RG7916 Safe for Infants With Type 1 SMA, Early Data Indicate

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by Nicole Wetsman |

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Early interim data from a Phase 2 clinical trial evaluating varying doses of a potential oral therapy, RG7916, in infants with type 1 spinal muscular atrophy (SMA) is showing good safety and tolerability, researchers said in a recent scientific presentation.

Preliminary findings of 13 babies enrolled — extending to week 35 of treatment in three of them — also show that none have lost the ability to swallow or required ventilation in order to breathe, and eight of nine infants evaluated at week eight also were swallowing and breathing on their own.

One infant entered the study unable to swallow, and had not regained that ability after eight weeks of treatment, though no others had lost it.

The data was presented by Giovanni Baranello, MD, PhD, a neurologist with the Carlo Besta Neurological Research Institute Foundation in Milan, Italy, and a study lead researcher, at the first International Scientific Congress on Spinal Muscular Atrophy that took place in Krakow, Poland, Jan 25–27.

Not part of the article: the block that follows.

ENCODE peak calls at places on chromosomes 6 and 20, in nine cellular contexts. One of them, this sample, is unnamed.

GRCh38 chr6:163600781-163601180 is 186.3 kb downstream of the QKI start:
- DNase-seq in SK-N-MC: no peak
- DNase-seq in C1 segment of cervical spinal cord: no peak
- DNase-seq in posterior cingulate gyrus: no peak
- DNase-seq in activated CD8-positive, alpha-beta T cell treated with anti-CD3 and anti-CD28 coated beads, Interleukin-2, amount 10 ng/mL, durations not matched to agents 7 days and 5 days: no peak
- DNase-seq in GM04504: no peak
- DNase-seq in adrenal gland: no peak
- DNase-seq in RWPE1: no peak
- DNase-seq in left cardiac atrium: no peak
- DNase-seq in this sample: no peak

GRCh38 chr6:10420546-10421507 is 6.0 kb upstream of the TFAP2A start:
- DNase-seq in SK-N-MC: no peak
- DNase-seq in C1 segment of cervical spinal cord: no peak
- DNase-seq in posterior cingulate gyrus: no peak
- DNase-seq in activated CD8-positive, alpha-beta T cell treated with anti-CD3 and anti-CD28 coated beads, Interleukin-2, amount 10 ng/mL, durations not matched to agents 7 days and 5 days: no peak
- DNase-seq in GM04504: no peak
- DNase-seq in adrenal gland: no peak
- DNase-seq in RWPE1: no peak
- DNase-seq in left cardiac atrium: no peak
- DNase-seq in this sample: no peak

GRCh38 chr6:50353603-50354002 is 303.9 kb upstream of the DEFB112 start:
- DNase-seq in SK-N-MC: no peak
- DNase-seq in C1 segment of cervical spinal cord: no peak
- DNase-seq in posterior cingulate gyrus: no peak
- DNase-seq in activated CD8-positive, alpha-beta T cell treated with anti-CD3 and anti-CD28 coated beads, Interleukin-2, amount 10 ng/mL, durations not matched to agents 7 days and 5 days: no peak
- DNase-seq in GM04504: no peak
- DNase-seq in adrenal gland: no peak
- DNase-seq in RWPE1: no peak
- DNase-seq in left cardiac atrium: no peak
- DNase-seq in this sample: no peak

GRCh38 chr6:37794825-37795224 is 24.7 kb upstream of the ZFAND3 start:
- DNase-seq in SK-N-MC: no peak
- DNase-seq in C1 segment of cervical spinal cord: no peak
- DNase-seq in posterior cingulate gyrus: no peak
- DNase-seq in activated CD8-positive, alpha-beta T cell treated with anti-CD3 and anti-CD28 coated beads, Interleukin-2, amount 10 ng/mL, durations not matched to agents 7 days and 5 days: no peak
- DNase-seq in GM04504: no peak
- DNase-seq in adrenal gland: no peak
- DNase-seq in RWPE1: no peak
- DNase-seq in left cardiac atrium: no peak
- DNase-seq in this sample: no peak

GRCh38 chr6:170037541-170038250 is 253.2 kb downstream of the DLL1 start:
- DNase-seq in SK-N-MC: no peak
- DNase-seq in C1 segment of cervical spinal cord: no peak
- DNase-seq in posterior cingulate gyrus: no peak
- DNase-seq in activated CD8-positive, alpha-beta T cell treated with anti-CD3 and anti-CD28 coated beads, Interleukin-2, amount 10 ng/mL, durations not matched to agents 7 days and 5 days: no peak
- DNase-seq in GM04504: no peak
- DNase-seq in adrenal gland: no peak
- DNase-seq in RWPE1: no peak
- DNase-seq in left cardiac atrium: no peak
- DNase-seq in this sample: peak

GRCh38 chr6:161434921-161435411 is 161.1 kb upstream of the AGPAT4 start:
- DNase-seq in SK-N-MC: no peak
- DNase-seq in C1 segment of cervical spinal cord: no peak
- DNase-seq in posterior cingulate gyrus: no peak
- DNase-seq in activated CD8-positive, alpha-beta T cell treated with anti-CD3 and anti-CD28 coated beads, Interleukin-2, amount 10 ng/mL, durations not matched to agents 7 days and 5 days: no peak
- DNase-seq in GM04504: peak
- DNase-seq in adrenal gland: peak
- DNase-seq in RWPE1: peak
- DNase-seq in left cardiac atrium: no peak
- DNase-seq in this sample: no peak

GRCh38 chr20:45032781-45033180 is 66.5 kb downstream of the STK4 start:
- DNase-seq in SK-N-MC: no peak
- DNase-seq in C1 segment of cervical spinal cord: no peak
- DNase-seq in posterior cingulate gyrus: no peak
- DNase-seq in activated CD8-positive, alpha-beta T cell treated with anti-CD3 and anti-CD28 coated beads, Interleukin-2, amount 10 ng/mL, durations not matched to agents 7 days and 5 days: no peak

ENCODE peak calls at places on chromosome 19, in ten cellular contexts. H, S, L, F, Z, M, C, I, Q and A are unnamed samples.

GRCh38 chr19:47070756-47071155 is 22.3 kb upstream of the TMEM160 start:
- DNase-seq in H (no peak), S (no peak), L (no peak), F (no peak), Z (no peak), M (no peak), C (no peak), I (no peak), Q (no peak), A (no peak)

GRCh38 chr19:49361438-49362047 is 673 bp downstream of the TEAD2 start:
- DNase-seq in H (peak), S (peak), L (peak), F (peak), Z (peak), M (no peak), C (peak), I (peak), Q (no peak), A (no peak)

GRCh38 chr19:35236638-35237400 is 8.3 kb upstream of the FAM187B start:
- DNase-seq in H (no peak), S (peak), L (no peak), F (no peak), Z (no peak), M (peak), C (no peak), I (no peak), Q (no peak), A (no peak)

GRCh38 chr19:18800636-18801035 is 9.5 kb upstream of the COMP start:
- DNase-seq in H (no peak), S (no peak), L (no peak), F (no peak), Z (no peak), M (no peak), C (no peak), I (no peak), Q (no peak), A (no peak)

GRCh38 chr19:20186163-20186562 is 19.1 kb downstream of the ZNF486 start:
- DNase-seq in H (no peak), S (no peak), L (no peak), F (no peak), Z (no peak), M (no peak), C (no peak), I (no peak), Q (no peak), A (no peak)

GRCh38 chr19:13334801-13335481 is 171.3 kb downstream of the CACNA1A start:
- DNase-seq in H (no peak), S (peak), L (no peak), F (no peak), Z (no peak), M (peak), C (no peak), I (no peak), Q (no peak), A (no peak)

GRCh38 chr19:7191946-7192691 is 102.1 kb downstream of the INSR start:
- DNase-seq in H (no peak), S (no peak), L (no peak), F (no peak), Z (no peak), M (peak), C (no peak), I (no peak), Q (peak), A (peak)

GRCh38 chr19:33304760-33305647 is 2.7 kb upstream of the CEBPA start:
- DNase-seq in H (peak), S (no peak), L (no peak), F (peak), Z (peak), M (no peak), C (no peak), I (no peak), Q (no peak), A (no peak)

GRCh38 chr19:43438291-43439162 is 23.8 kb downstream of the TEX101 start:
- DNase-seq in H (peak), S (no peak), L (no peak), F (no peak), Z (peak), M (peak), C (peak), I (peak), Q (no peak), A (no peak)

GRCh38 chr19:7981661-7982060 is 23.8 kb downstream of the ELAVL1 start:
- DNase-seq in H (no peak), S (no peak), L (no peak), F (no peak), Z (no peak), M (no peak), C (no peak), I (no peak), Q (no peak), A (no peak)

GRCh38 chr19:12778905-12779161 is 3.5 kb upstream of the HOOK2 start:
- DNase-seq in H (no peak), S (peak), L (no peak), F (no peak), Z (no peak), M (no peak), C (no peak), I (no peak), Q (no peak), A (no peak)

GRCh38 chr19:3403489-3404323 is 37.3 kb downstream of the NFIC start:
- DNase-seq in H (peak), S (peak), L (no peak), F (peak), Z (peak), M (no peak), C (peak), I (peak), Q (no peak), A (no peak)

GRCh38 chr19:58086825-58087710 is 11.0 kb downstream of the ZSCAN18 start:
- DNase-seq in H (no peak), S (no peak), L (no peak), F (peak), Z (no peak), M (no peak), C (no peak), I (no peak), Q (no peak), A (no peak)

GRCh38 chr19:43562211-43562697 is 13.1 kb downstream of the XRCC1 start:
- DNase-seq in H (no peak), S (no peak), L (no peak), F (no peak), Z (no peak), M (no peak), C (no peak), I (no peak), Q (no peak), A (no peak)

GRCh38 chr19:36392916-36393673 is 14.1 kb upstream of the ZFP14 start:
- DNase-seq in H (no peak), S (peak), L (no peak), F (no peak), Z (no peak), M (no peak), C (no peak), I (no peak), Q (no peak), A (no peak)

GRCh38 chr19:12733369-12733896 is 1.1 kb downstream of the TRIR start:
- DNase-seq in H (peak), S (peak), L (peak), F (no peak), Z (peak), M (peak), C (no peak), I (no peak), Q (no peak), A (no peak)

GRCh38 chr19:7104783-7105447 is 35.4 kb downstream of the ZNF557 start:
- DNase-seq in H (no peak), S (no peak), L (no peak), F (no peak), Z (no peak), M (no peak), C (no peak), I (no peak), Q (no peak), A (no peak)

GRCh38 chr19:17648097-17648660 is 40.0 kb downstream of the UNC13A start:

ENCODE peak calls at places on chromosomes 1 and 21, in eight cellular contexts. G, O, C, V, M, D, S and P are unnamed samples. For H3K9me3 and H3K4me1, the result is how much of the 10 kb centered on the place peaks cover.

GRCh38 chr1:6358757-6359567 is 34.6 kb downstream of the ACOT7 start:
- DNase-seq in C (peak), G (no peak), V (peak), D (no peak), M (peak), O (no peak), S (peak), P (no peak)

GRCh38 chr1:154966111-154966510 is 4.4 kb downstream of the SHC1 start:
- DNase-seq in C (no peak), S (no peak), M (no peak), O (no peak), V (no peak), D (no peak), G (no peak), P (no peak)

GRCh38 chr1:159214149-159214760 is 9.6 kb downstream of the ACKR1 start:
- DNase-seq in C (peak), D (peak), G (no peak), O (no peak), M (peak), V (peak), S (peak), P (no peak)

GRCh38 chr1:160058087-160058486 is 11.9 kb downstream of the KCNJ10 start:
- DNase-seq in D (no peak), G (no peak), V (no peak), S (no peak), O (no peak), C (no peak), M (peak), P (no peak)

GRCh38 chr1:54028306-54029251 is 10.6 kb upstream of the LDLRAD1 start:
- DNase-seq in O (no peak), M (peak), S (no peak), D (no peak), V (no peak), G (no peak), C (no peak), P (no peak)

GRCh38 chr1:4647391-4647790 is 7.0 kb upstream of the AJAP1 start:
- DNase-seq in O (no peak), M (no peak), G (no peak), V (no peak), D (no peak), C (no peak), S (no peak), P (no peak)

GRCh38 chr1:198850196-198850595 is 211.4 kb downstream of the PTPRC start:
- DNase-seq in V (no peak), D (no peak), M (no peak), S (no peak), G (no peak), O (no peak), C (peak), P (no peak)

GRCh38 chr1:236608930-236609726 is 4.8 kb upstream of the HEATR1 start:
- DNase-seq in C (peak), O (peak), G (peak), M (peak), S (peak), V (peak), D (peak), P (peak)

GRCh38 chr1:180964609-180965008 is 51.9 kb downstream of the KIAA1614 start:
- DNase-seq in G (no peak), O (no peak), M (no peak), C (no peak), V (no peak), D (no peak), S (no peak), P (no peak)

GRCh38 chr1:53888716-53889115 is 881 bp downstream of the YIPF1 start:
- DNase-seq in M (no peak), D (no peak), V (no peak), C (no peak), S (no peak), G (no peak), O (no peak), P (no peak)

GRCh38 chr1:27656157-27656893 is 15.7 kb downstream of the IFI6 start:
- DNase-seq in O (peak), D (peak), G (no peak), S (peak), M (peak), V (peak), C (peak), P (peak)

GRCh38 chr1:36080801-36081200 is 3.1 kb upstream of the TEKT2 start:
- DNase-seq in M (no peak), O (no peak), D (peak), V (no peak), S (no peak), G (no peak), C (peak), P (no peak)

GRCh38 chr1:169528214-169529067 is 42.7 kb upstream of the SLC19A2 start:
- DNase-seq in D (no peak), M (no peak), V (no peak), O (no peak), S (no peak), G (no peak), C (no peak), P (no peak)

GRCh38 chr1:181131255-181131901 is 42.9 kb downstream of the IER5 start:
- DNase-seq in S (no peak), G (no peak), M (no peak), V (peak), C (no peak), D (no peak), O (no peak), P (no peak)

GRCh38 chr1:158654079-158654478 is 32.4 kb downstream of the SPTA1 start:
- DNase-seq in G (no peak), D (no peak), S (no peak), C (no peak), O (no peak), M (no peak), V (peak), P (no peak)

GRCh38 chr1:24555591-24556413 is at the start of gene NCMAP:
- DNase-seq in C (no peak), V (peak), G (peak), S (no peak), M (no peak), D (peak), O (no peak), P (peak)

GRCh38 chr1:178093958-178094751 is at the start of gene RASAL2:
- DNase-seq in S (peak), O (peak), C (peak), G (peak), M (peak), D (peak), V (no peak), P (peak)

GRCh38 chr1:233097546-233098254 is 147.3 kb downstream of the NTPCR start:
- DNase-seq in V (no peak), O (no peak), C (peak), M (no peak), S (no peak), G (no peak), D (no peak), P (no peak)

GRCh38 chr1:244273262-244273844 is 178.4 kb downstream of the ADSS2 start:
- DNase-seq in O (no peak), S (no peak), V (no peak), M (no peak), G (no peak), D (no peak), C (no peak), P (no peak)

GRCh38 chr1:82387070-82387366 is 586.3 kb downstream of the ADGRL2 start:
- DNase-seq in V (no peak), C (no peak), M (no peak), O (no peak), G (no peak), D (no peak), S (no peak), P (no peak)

“Even at this early interim look, investigators felt that it was important to start sharing with the community what we observe,” Nikolai Naryshkin, PhD, vice president of biology at PTC Therapeutics and head of its SMA program, said in an interview with SMA News Today.

Oral therapy with potential wide-ranging effect

RG7916 — developed initially by PTC Therapeutics and the SMA Foundation, and led by Roche since 2011 — is an oral therapy, swallowed or delivered through a feeding tube. That alone could be a distinct advantage over the only other approved therapy for SMA, Spinraza, which requires spinal injections.

“We feel that the ability to provide the therapy as a simple oral delivery is something the community does appreciate,” Naryshkin said. 

That the therapy is ingested does not create any new safety concerns, he added, noting “There is nothing more toxic about oral compounds versus any other mode, it’s compound-specific.” 

Creating an orally delivered drug that is able to bypass the blood-brain barrier and enter the central nervous system (CNS) is complex. That’s one reason for using spinal injection — it is a more direct route to the CNS, which is the major source of issues in SMA. RG7916 is a small molecule, and was designed to be able to bypass the blood-brain barrier when ingested; it enters the central nervous system from the bloodstream by avoiding interaction with one of the transporter proteins that keep foreign substances out of the brain, called MDR1.